Level: beginner

this and these

We use this (singular) and these (plural) as pronouns:

  • to talk about people or things near us:

This is a nice cup of tea.
Whose shoes are these?

  • to introduce people:

This is Janet.
These are my friends John and Michael.

Be careful!

We say, This is John and this is Michael. (NOT These are John and Michael.)

  • to begin a conversation on the phone:

Hello, this is David. Can I speak to Sally?

that and those

We use that (singular) and those (plural) as pronouns to talk about things that are not near us:

What's that?
Those are very expensive shoes.
This is our house, and that's Rebecca's house over there.

Demonstratives

MultipleChoice_MTU4MjM=

We also use that to reply to something someone has said:

'Shall we go to the cinema?'  'Yes, that’s a good idea.'
'I've got a new job.'  'That's great.'
'I'm very tired.'  'Why is that?'

Replies with that's 1

Matching_MTU4MjQ=

Replies with that's 2

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With nouns

We can also use this, these, that and those with nouns. We use this and these for people or things near us:

We have lived in this house for twenty years.
Have you read all of these books?

and that and those for people or things that are not near us:

Who lives in that house?
Who are those people?

Demonstratives with nouns

GapFillDragAndDrop_MTU4NDQ=

 

Comments

I wouldn't call myself an expert but I will try to help you as well as I can.

Anyway, I'd like to remark that the usage of "these" and "those" depends pretty much on the context. So it'll be easier to explain if you could provide a little background. i can help you very much more efficiently that way.

You would say "Those hints" for a situation where you are reacting to hints you have gotten in the past and not the hints you got right that moment. As I said, it can also be used differently based on the context.
E.g.
1) They: I already gave you so many hints.
You: why do you like torturing me with those hints everyday?

Now, if they just gave you another hint right now which caused you to react,
You would react with use "these" because this time you are pointing towards the current hint including the hints you've gotten in the past.

You: What did you bring for lunch today?
They: I'll give you a hint. You like it yet you don't, guess what it is?
You: why do you like torturing me with these hints everyday?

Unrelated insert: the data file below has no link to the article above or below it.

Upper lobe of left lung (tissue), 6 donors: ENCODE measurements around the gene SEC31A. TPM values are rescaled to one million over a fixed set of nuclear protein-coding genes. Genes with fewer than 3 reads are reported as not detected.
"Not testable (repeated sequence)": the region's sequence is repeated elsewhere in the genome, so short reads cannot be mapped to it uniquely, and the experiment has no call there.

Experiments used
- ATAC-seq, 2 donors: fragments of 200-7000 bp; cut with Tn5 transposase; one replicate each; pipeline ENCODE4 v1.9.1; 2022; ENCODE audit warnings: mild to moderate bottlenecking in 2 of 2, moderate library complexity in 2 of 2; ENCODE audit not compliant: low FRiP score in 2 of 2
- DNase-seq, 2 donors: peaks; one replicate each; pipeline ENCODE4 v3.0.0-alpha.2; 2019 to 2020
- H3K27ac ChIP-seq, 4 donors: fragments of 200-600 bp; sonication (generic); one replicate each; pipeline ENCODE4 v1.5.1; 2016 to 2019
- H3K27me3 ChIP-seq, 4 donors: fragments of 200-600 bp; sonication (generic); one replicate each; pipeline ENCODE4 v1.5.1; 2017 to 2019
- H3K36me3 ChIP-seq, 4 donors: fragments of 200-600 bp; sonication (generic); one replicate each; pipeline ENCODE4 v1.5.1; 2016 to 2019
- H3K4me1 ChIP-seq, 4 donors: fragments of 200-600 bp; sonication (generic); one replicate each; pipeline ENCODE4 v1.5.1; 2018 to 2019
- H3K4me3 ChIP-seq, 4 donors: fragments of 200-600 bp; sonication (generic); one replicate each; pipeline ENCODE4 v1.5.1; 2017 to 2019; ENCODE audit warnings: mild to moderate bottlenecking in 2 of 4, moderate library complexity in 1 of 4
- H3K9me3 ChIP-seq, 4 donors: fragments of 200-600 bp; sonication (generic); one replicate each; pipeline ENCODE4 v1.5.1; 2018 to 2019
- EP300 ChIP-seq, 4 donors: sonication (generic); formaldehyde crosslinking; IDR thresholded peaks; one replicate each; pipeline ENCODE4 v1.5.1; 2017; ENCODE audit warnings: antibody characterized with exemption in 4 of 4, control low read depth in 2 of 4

If you still don't get it (Which is the most probable situation due to my cluttered style of writing),
Please provide me the context, I'll do my best to help :)
Or you can wait for someone else to answer.

context: one musician has been throwing hints about the new album for couple of months now and i just wanted to ask him like "why do you like torturing your fans with these hints so much?" so that's what i wanted to say...so is it correct at all? I mean, does this question make sense? if no, can you help me and tell me how it should be written so it'd mean the same but would make sense?! :)

Is the sentence
"Only those should kill others who are prepared to die themselves"
correct?

The intention is to tell a person that they should only kill someone if they themselves have the resolve to die.

A quick response is appreciated.

Hello tomatosama,

The word order in the sentence should be different:

Only those who are prepared to die themselves should kill others.

 

Best wishes,

Peter

The LearnEnglish Team

Is the way I put it wrong or does it only feel clumsy?

I mean, Is this change necessary?

Hello tomatosama,

Yes, the change is necessary. The relative clause 'who are prepared to die themselves' must go immediately after its antecedent ('those').

All the best,
Kirk
The LearnEnglish Team

Thank you :D

Please if you could help me:

What is correct: because THESE or THOSE disputes are accompanied by growing military power....

Hello emirjuve,

Both are possible. It depends on the context and the co-text. I would say 'these' is more likely if you have just referred to the disputes, and 'those' is really only likely if you are discussing different kinds of disputes and want to emphasise that you are referring back to an earlier kind.

 

Best wishes,

Peter

The LearnEnglish Team

Thank you very much. Best...

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